Giving a helping hand to the elderly during the festive season
While there are various positive aspects and associations related to the festive period, Christmastime can also result in loneliness becoming clearer for people to see. The Mental Health Foundation has found that 19.7 per cent of people aged 16 years old and above across the UK showed symptoms of depression or anxiety in 2014, while the Office for National Statistics (ONS) reported that there were five per cent of adults throughout England alone who reported feeling lonely either ‘often’ or ‘always’ in 2016 to 2017.
If you feel lonely, the festive season can be a time of year that is met with dread. This is because they could see the holiday season as a time of the year where they witness those around them getting reacquainted with loved ones, with these instances likely to make their feelings of emotional isolation more profound.
Take note too that, according to the ONS, older widowed homeowners who live along and with long-term health conditions were especially likely to report feelings of loneliness more frequently. Elderly citizens who have had to say goodbye to a loved one may be made more aware that someone is no longer with them when they carry out traditions that they used to enjoy doing as a couple. Everything from hanging up Christmas decorations to having a Christmas dinner can trigger these moments of sadness.
As the festive season is quickly coming around once more, Brits have been urged by curved stairlift manufacturer Acorn Stairlifts to provide a helping hand to elderly loved ones and neighbours throughout the holiday period. Here’s some advice on how to do so…
The joys of volunteering with the elderly
Volunteering feels even more special and thoughtful when carried out across the festive season. There’s nothing quite matching helping others and then seeing their appreciation in the way they respond to the acts of kindness and the positive looks on their faces.
People who feel lonely can also find volunteering very helpful. However, it can be intimidating doing it on your own at first. Therefore, why not consider working at a soup kitchen or organizing a gift drive and then asking others if they want to get involved, too?
On the topic of volunteering, be sure to take the time to enquire with an elderly relative or neighbour if they need any help carrying out tasks around their homes this Christmas. Whether it’s giving them a hand to put up decorations or clearing their yard after a heavy snowstorm, you’ll be helping while also giving those you’re assisting some company.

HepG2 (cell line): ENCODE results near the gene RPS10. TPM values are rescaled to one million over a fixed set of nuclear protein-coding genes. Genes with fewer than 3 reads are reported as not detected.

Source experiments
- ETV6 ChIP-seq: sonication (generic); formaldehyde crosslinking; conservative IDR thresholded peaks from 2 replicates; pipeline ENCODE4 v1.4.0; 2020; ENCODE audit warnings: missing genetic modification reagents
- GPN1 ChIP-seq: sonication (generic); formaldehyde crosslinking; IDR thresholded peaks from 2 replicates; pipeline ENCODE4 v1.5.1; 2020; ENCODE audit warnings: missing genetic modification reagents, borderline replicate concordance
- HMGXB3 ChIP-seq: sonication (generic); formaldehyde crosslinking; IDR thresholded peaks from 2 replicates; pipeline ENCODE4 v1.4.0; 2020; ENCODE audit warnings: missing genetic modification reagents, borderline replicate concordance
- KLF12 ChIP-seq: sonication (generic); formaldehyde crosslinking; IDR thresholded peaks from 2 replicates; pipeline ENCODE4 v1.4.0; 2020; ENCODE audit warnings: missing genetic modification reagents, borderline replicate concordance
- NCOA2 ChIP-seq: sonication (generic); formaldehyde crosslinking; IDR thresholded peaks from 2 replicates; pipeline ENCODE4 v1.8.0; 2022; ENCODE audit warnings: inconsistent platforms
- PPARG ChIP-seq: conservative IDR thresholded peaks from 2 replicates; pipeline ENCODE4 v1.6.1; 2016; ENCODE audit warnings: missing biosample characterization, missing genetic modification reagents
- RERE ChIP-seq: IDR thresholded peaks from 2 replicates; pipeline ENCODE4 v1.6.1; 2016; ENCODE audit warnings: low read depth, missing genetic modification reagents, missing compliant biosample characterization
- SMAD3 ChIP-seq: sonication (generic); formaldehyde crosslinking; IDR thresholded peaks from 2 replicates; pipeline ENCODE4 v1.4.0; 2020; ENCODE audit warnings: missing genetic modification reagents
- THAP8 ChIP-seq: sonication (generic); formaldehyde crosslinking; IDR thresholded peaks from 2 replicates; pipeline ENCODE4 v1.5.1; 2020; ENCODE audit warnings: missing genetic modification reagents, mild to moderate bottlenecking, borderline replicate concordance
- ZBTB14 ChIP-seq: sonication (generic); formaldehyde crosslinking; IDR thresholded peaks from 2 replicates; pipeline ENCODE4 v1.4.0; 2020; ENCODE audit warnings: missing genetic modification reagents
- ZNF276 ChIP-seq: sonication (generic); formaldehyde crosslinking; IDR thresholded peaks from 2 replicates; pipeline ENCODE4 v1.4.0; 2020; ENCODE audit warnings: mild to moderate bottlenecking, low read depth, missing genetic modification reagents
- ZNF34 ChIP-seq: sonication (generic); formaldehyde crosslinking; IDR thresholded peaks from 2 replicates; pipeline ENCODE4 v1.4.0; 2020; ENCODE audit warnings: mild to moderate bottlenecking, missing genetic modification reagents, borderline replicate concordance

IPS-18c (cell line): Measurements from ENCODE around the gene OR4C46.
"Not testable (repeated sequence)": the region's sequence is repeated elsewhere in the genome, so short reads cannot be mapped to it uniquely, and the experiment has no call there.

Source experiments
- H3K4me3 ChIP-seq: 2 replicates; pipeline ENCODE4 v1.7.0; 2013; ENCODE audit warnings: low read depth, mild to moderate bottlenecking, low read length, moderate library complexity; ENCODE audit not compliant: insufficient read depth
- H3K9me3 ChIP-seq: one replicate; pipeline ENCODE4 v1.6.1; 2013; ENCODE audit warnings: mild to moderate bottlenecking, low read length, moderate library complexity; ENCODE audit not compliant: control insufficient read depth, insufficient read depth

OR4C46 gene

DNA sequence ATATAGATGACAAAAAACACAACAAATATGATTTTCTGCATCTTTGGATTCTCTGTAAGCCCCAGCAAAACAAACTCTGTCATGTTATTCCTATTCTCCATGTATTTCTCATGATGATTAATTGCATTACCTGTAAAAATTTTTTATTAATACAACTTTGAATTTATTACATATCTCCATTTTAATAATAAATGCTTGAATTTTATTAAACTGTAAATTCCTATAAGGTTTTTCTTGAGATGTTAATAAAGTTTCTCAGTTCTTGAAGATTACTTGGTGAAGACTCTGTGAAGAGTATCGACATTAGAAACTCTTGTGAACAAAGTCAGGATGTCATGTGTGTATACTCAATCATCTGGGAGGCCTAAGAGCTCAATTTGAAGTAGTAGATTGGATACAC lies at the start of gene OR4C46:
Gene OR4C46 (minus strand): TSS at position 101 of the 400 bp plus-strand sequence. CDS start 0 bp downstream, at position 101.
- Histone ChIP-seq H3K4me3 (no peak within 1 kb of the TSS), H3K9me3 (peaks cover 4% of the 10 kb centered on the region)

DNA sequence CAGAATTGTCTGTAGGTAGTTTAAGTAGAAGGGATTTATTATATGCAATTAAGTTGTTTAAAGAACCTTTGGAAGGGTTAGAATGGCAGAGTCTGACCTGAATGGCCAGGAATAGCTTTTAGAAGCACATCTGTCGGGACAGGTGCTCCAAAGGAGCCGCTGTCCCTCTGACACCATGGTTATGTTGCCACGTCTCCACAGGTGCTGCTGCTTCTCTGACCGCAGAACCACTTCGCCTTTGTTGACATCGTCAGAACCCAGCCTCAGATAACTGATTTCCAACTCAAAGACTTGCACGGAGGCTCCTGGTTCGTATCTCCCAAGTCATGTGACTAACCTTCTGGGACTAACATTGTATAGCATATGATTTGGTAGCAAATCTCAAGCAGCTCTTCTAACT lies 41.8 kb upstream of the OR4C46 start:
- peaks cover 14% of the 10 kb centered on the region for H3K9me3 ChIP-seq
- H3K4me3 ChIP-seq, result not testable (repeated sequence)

Christmas traditions that you can get elderly people involved in
Christmas comes with traditions that people like to get involved with year after year, regardless of their age. Therefore, have you enquired with elderly neighbours and relatives of their interest in getting involved in fun-filled occasions throughout the festive season? They may enjoy joining you for some Christmas shopping, for example, or to see your town or city’s Christmas lights display. See if they also want to get involved when you go carolling, are decorating your homes or are making holiday crafts too — many of these are likely to remind them of their youth and can also see many generations all enjoying the holiday period together.
Be aware too that some people will worry that they are intruding on someone else’s family time, choosing not to ask if they can get involved in an individual’s Christmas traditions as a result. However, they won’t need to worry about this if you’re the one to reach out and present them with the friendly invite.
Avoid only using electronics to connect with the elderly
The problem of loneliness can be heightened when people spend large amounts of time on their computers and mobile devices. Dr. Jennifer Caudle, an assistant professor of family medicine at Rowan University School of Osteopathic Medicine, stated that loneliness can be “an invisible epidemic”, masked by an individual’s online persona.
An individual’s online persona is unlikely to be reflecting their real-life emotions of loneliness either, Dr. Caudle was also keen to point out. Therefore, be sure to take the time to see people in person no matter how hectic the holiday season is.
“Being connected electronically isn’t the same as in person,” Dr. Caudle went on to acknowledge to CBS News. “There’s something about a person-to-person interaction that’s generally better for our well-being. Maybe it’s intangible. But I think being around other people, family or friends, and that reassurance, communication, or something as small as a smile or a touch; these are small things, but I think they’re very important.”